10 Key Elements of Courtroom-Worthy Scan Data

By Frank J. Hahnel III, Feb. 13, 2014
When taking the witness stand, it is imperative to be as prepared as possible and ready to present your scan data in an effective and concise manner. This preparation begins long before you take the stand. It begins even before you even step foot on the crime or accident scene. To ensure your data has what it takes to stand up in court, put the following 10 key elements into practice.

1. Use a NIST traceable validation tool during the collection process at the scene.

NIST-traceable-twin-target-artifactIn scanning applications, a NIST traceable validation tool, such as Leica Geosystems’ Twin Target Pole, verifies that the laser scanner is working according to established tolerances. This is critical because whether using a total station, a GPS unit or a 3D laser scanner, variables can be introduced that may cause your measurements to be erroneous. It’s a recommended best practice to have a NIST traceable validation tool on the scene to verify that the laser scanner is accurate, problem-free and operating within its normal parameters before scanning. The NIST traceable validation tool can provide additional benefits when validating the accuracy of calculations derived from the data using software programs. Without the certified distance standard and the correlating certification report, it may be more difficult to defend the accuracy of your work and, as a result, your data may be declared inadmissible during court proceedings.

2. Review the registration report.

A registration report states the overall accuracy of the registration when multiple scans are combined into a single coordinate system. If scans are not registered  with good precision, then the accuracy of measurements will be negatively affected. Always review the registration error report for your scan data to ensure that any errors are within acceptable tolerance. It may be helpful to have the report printed out and readily available to prove the accuracy of your data. Detailed registration statistics should include any error for each target constraint as well as the root mean square (RMS) error and error histogram for each cloud constraint.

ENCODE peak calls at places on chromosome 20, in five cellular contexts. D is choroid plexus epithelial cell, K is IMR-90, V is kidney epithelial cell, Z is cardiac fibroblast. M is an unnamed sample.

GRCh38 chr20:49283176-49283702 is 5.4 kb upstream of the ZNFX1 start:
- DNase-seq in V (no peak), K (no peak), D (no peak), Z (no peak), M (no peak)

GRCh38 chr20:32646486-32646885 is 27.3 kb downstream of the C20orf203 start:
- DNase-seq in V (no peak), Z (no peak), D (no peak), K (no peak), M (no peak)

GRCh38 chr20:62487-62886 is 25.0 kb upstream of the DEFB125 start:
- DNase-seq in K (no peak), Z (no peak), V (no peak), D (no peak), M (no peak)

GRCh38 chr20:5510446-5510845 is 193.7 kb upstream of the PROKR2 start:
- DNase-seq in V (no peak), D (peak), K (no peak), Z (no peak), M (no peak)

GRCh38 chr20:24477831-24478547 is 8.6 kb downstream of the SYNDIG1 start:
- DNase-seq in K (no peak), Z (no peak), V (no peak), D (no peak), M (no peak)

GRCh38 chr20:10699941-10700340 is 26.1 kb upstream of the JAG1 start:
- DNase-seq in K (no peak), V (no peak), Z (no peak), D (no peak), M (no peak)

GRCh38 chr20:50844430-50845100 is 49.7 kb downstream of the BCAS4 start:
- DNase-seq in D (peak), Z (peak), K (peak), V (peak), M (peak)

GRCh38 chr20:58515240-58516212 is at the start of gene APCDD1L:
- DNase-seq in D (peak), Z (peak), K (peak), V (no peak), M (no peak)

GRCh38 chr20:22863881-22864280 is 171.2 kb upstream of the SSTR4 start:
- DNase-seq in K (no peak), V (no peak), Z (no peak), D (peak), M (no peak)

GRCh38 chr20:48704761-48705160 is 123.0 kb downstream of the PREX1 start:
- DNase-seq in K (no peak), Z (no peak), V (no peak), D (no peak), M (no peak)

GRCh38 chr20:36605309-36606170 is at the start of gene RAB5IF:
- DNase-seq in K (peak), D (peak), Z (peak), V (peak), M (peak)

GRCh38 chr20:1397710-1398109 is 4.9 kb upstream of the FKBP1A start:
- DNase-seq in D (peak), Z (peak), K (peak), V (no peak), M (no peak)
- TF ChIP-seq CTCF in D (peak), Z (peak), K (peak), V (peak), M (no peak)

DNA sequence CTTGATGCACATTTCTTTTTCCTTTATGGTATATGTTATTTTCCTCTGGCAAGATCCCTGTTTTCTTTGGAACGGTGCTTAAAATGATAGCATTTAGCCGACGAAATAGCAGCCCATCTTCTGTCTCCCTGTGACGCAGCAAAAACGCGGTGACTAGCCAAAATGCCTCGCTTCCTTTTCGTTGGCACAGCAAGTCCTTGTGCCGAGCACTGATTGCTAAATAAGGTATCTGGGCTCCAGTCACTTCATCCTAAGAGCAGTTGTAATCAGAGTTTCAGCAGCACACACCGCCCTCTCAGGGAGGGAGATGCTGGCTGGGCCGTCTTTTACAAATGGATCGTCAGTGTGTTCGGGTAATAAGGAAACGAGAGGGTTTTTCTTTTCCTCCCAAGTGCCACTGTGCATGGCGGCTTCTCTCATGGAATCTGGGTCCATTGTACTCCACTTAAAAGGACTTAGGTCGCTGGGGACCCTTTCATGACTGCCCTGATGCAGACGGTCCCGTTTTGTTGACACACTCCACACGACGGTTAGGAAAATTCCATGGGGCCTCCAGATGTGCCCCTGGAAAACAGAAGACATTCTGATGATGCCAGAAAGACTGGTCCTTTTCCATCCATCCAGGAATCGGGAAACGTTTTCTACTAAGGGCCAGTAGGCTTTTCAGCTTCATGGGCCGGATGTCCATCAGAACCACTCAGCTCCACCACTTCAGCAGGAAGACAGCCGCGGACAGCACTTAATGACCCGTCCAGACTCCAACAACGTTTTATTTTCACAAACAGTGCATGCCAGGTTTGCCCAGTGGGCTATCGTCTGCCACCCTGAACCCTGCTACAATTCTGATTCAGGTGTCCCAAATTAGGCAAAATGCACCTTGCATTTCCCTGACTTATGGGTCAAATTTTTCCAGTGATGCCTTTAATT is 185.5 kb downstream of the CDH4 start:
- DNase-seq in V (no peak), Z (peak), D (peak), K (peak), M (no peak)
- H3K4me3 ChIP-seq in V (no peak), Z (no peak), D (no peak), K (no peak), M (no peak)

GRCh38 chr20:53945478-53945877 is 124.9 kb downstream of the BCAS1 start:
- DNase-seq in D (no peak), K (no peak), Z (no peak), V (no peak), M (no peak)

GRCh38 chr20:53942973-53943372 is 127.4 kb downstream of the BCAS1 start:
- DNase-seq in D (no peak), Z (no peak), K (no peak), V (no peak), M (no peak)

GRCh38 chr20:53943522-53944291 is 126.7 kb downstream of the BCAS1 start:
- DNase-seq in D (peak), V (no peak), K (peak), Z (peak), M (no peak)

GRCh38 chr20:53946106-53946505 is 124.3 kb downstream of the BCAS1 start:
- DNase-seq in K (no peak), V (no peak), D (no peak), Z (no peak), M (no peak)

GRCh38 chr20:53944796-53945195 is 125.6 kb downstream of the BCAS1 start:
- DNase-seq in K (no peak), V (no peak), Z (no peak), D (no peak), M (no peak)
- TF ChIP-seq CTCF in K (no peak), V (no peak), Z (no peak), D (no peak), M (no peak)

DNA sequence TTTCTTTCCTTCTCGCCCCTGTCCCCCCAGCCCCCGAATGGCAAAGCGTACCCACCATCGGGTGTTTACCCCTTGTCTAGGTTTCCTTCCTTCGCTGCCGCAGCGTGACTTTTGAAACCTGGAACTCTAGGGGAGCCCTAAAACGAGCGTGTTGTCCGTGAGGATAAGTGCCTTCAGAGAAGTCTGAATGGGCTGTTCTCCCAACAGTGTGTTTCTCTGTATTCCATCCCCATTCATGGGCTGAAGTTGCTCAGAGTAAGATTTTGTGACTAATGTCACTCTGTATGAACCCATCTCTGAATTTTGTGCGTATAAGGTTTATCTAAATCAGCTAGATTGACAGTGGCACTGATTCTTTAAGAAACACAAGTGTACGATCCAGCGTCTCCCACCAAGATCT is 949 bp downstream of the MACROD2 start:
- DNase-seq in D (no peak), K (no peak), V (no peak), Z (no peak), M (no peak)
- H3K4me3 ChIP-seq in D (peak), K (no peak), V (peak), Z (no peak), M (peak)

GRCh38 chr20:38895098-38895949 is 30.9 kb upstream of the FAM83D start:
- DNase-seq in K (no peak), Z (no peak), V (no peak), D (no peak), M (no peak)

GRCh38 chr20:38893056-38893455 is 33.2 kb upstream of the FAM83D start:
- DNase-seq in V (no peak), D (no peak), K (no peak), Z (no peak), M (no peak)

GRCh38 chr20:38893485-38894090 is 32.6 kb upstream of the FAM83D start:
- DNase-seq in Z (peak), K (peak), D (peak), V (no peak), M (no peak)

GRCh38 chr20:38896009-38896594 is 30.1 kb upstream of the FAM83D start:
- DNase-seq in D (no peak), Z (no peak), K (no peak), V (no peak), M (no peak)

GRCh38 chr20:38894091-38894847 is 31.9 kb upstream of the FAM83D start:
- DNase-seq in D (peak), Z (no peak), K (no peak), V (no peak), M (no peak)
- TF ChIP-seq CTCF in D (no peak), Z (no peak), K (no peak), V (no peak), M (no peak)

3. Use a scanner floor stand for evidence on the ground.

A laser scanner operates on line-of-sight. Therefore, certain vantage points will be unavailable when using the tripod mount. For evidence on the floor or near ground level (such as a weapon underneath a car), mount the scanner on a floor stand. This lowered line-of-sight will enable the scanner to get much closer to the evidence and capture even more detail, which may prove very important in court.

4. Have all of your necessary measurements created in layers and turned off in 3D point cloud processing software.

laser-scan-for-courtWhen taking the witness stand, be prepared to answer all measurement questions that are likely to come up. All measurements considered  important to the case should be created ahead of time and assigned to a layer in 3D point cloud processing software that allows layers to be turned on and off. When asked for an anticipated measurement, simply turn on the visibility of the appropriate layer. If asked for a measurement that was not anticipated, you can easily select the corresponding points and retrieve the measurement in real time. However, it is always best to have important measurements created in advance with layers.

5. To improve appearance, unify your point cloud data in 3D point cloud processing software. 

High quality 3D point cloud processing software provides a complete set of tools for quickly and accurately unifying point clouds that have been registered. This unification helps computer graphics hardware to display the data, which, in turn, improves the appearance of data viewed in court. Look for software that has the capability to handle and display all collected point clouds, and avoid software that decimates data as a means to handle large point clouds.

6. Ensure ahead of time that your laptop will connect correctly in the courtroom.

This is a simple but very important point. You don’t want to arrive the day of trial and discover that the courtroom doesn’t have the proper connection needed to display scene data from your laptop or desktop computer. While it is best to display the data on a large television or with a projector, the court may not have this equipment available. Visit your courtroom in advance or verify with the attorneys that the necessary equipment is on hand.

7. Have copies of your CV and forensic training certificate available for court review in addition to case particulars where scan data has been accepted in court.